Case Studies that explain how IoT Sensors Redefine Livestock Monitoring

by August 19, 2020

The importance of IoT devices in livestock management holds utmost value for livelihood.

The growing concern about land and water resources has led farmers struggling to manage their crops and livestock. Besides, reducing waste and cutting overall costs remains a top concern for farmers.

The new advancements in technology play a crucial role in helping to improve the quality and quantity of agriculture production. This is when the Internet of Things (IoT) comes into the picture. IoT brings a plethora of opportunities for farmers that helps them to optimize their livestock health using remote monitoring and data-driven decision making.

The rising domain of “agritech,” brings together internet-connected devices which are helping to monitor the health of crops and livestock and increase livestock productivity. Here are ways that the “IoT for cows” works.

 

Tracking cattle movement

IoT helps to monitor the cows’ locations and prevents potential theft of cattle, the UK company BT has partnered with working with the National Trust on technology which can pinpoint where its cattle have roamed.

 

Monitoring livestock health levels

It is crucial to monitor the health levels of livestock that can prevent illness and diagnose diseases at an early stage. IoT solutions use wearables which include electronic bands that can stream data to the cloud. These wearables are mounted on the animal while the built-in sensors help to collate data to notify farmers about several factors which directly have an impact on livestock health.

Monitoring blood pressure, heart rate, respiratory rate, digestion level, and other vitals assists farmers to stay up-to-date with their cattle’s health. IoT device tracking also contributes to a reduction in livestock feeding concerns.

 

Fertility Diagnosis

Cows have a small fertility window when they are in heat. This can be as low as eight hours a month. The Moo Monitor detects the health and fertility of single cows and those moving in herds to ensure that this critical window is taken care of. This information can be collected through sensors located at a 1,000-meter range, connected to a mobile device.

 

Cattle Behaviour

The product Silent Herdsman, used on hundreds of dairy farms across Europe bought in collaboration with the Scottish government, is a neck-mounted sensor. It tracks cow movement throughout the day and sends information like the eating behaviour and health issues to farmers after the cow crosses a designated Wi-Fi point. This information is stored on the cloud-based subsequently sent to computers, to be accessed via smartphones or tablets.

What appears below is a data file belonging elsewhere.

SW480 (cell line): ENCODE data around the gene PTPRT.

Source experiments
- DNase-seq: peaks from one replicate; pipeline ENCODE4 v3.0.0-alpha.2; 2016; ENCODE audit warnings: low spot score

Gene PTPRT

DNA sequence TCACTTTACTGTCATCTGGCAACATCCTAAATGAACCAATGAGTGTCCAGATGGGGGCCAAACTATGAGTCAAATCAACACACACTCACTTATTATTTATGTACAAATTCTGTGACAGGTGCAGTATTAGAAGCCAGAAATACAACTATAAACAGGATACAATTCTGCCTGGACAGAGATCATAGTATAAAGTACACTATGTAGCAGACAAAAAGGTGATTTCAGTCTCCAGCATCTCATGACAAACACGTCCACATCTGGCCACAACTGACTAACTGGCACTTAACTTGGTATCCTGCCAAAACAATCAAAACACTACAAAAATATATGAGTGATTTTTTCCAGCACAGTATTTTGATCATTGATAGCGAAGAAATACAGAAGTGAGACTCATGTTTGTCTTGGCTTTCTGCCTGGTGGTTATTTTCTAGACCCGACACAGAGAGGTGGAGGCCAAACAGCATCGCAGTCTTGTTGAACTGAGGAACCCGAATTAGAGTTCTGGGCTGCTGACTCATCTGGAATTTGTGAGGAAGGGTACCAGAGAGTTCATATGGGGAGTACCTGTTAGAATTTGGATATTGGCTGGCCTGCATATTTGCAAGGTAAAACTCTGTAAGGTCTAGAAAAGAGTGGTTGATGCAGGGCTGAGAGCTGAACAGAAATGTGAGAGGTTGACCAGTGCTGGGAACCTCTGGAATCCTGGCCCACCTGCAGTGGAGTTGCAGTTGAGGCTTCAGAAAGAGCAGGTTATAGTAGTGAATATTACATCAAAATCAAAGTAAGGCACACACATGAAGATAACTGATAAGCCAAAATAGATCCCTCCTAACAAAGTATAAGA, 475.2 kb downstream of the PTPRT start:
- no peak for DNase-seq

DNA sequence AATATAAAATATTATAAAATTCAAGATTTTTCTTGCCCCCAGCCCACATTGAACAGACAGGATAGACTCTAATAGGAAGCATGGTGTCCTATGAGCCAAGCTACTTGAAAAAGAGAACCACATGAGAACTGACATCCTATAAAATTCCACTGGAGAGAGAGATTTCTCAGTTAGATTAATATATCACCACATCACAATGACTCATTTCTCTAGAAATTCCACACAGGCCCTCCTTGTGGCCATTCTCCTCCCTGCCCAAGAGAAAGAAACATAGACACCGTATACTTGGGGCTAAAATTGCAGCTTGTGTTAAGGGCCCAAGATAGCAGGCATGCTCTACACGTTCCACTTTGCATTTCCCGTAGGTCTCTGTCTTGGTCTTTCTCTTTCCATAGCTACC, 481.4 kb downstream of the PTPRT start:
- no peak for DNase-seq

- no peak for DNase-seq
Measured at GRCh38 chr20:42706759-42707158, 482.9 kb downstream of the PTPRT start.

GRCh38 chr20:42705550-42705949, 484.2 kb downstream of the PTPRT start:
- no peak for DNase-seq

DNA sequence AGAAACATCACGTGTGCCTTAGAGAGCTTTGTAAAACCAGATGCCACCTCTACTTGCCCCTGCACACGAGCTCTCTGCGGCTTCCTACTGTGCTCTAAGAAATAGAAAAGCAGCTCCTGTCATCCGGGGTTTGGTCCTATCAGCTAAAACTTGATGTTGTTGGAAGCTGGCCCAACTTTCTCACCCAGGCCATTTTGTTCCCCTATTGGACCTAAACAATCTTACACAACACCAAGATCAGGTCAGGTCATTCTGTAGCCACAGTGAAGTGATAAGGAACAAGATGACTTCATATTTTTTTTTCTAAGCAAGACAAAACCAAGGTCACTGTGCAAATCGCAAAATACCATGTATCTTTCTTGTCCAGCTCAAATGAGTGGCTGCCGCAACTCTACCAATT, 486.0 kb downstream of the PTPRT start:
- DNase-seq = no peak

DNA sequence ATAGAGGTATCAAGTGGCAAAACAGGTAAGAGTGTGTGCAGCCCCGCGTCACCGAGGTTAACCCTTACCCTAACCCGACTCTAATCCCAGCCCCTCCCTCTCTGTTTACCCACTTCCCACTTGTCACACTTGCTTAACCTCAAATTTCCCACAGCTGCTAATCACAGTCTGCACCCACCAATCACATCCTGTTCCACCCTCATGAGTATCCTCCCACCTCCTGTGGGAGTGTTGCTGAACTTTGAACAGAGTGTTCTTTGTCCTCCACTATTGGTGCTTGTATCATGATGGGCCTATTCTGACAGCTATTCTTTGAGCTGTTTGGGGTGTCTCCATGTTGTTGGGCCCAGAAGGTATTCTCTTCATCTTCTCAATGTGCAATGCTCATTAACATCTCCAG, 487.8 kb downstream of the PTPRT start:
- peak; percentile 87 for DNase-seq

Lactation

In upstate New York, Hemdale Farms uses 19 Lely Astronaut robots to milk more than 1,000 cows, making it the second-largest robotic milking production in the US. The robots can increase milk production by allowing cows to “choose” when they would like to be milked, resulting in increased milking sessions. Beyond that, the machines have another important purpose: Collecting data. The cows are equipped with IDs and transponders, which can track when they are ready to produce more milk. If a cow is eligible for increased production, dairy workers can alter their diet to include a sweet-coated grain, which assists in lactation.

 

Cattle rustling

IoT sensors also help to locate cattle’s location remote areas providing early warning signals to farmers directly to the IoT platform. These IoT devices also have an alert-based system that informs the farmer when a cow is out-of-range.

 

Maximizing livestock livelihood

Monitoring the behaviour of herds is one of the most crucial tasks for farmers. With IoT devices, it is easy to correlate cattle movement who show specific behaviours like pasturing or lying down to chew cud. By monitoring this, a farmer can easily identify if the cow needs to be milked at that time. Besides, IoT devices can measure the milking amount and speed. They can also track the amount of food a cow consumes and the number of steps has walked in a day.

The sensors embedded within wearables can be tied around the cow’s neck, helping farmers to personally supervise the session based on the livestock needs. The data gathered from the cow’s activity helps a farmer to improve their diet and increase lactation.

In a crux, there’s no longer a need for farmers to depend on their gut feeling to make crucial decisions. An IoT solution for livestock that is backed up by real-time data that can provide key insights in most aspects of farming livestock. Moreover, such solutions enable farmers to reap greater productivity and livestock revenues.